Fellow Fifteener: Alison DeCamp–My Near-Death Adventures (99% True)
As a member of the Fearless Fiteeners, I was able to read an ARC of Alison DeCamp’s middle grade historical novel, My Near-Death Adventures (99% True) (2/24/2015; Crown Books for Young Readers). ARCs (Advanced Reader Copies) are the uncorrected proofs that are sent to reviewers, librarians, and book bloggers to promote the book. My fellow fifteeners and 2k15 classmates are sending their ARCs on tour, which allows us a sneak peek at these upcoming new releases. I’ve decided to let you all know about the ARCs I’m reading to help support my 2015 debut colleagues.
Here’s the description: It is 1895. Stan is on a mission to find his long-lost father in the logging camps of Michigan. And he’s embellishing all of it in his stupendous scrapbook.
There are many things that 11-year-old Stanley Slater would like to have in life, most of all, a father. But what if Stan’s missing dad isn’t “dearly departed” after all? Who better to find this absent hero/cowboy/outlaw than manly Stan himself? Unfortunately, Stan’s fending off his impossible cousin Geri, evil Granny, and Mama’s suitors like Cold-Blooded Killer Stinky Pete. If only he could join the River Drive, the most perilous adventure of all, where even a fellow’s peavey is at risk.
It’s a wild ride for Stan as he finds out about true manliness. But at least Stan has his scrapbook, full of 200 black-and-white 19th-century advertisements and photos, “augmented” with his commentary and doodles.
Stan’s tale will leave readers in stitches, but not the kind that require medical attention.
What I liked about it: I love Stan. How can you not? He’s funny, charming, and vulnerable all wrapped up in a super manly package. Just look at those muscles on the cover! Seriously, Alison DeCamp had me laughing from the start and throughout the novel. I stopped writing notes in the ARC because I would have filled the page with LOLs and smiley faces. Really. Reading DeCamp’s debut novel is like a master class in “voice” because she Stan’s is distinct and doesn’t waver at all throughout the novel. This is a sweet, fun story about a boy trying to become a man that will be loved by many. If you are a middle grade parent, teacher, or librarian, this one should definitely be on your shelf.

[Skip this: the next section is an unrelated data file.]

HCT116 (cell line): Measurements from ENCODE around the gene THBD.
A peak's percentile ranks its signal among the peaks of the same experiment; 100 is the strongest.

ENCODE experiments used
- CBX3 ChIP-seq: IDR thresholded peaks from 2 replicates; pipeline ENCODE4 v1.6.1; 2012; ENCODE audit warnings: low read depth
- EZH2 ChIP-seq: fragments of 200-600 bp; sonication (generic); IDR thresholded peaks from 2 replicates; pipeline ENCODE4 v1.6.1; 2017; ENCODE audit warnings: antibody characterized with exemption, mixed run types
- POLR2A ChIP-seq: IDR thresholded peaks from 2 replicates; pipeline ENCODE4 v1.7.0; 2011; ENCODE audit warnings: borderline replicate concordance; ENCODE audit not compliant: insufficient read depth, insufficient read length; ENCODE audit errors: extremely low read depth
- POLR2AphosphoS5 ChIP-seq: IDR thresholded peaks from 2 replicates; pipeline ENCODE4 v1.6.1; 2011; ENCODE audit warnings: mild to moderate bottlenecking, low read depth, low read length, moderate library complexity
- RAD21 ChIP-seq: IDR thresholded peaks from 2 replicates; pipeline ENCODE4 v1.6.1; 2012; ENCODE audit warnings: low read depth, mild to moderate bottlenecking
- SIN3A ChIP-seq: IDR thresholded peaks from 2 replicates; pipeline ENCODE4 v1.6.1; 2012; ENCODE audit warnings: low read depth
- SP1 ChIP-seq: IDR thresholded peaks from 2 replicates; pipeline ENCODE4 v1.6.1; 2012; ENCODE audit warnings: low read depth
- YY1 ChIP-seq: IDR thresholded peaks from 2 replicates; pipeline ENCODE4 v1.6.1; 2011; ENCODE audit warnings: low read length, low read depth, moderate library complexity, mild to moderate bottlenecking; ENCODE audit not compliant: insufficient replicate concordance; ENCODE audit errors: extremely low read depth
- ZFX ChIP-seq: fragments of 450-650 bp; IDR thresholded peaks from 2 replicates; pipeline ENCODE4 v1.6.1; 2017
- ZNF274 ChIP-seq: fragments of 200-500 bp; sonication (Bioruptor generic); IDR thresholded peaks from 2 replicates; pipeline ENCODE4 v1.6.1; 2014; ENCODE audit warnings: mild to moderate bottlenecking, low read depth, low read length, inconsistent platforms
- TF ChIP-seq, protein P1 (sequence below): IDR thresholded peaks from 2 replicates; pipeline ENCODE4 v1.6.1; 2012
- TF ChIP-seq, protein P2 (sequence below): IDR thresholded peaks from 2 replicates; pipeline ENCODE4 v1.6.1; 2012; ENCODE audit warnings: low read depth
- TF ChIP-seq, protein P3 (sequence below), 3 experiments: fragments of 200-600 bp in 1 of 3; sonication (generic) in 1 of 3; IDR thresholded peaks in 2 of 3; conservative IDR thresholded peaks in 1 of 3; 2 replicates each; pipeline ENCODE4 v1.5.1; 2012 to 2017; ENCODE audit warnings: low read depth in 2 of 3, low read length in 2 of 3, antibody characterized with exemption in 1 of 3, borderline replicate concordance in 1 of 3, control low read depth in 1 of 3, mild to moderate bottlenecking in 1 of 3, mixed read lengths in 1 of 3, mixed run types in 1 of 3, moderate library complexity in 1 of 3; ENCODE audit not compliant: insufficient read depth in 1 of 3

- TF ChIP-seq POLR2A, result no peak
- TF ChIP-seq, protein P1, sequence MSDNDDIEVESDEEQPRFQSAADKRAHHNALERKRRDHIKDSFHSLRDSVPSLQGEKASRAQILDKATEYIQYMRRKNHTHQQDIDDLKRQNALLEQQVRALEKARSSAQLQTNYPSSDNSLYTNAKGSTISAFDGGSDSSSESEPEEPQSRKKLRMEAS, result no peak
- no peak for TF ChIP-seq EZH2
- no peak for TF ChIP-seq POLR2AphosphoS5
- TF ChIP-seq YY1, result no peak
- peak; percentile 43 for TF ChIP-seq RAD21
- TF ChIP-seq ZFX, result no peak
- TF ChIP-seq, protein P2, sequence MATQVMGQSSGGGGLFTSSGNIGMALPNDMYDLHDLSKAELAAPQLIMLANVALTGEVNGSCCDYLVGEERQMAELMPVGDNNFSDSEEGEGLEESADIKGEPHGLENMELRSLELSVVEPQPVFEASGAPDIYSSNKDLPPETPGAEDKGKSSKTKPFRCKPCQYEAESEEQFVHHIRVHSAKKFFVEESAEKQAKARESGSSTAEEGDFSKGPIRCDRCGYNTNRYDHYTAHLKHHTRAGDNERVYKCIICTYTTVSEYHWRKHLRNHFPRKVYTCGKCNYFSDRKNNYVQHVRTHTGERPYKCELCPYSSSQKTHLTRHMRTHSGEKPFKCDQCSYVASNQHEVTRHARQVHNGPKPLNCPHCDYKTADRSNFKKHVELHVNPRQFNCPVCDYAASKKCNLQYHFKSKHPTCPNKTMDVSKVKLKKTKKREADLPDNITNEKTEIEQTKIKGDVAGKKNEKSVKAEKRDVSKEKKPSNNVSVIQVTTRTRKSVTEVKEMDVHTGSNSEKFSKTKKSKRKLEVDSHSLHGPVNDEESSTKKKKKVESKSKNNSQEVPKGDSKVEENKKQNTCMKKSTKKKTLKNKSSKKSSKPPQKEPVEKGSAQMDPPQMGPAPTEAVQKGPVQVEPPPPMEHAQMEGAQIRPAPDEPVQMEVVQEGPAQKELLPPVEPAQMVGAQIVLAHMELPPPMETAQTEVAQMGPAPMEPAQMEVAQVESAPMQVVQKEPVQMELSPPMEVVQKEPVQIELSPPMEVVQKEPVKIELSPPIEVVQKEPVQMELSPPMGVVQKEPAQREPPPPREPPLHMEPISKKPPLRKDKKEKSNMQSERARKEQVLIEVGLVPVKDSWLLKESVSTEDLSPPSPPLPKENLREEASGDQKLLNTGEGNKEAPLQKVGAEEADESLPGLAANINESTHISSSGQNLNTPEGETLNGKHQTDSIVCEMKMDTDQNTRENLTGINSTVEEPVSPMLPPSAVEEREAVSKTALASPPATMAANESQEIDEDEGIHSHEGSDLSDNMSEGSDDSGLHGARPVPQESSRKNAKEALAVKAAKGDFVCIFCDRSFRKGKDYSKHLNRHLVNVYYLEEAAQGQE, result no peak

About the author (from her website): Alison grew up in the Upper Peninsula of Michigan where people say “Yah, eh?” and “Youse guys” and dress in many layers for seven months of the year. Unlike Stan, the hero in her book, Alison had indoor plumbing and more than two pairs of pants. However, she might have worn the same sweater every day in fifth grade.
The daughter of a hardware store owner (and reluctant, occasional employee) Alison spent too many school breaks attending ACE Hardware conventions and not enough at Disney World. After graduating from Michigan State University, Alison began teaching middle and high school English. Here she dealt with students chewing tobacco during one of her amazing lessons as well as a questionable principal who once pulled her out of class just to get Alison’s opinion on her new skirt.
Alison admires teachers greatly.
After eight years, Alison quit teaching to stay at home with two babies who are now two teenagers. Babies and teenagers require almost the same amount of work. During this time she taught herself to make glass beads and jewelry which she sold at local galleries. She now can occasionally be found “working” at Between the Covers bookstore in Harbor Springs or grocery shopping. Her people like to eat.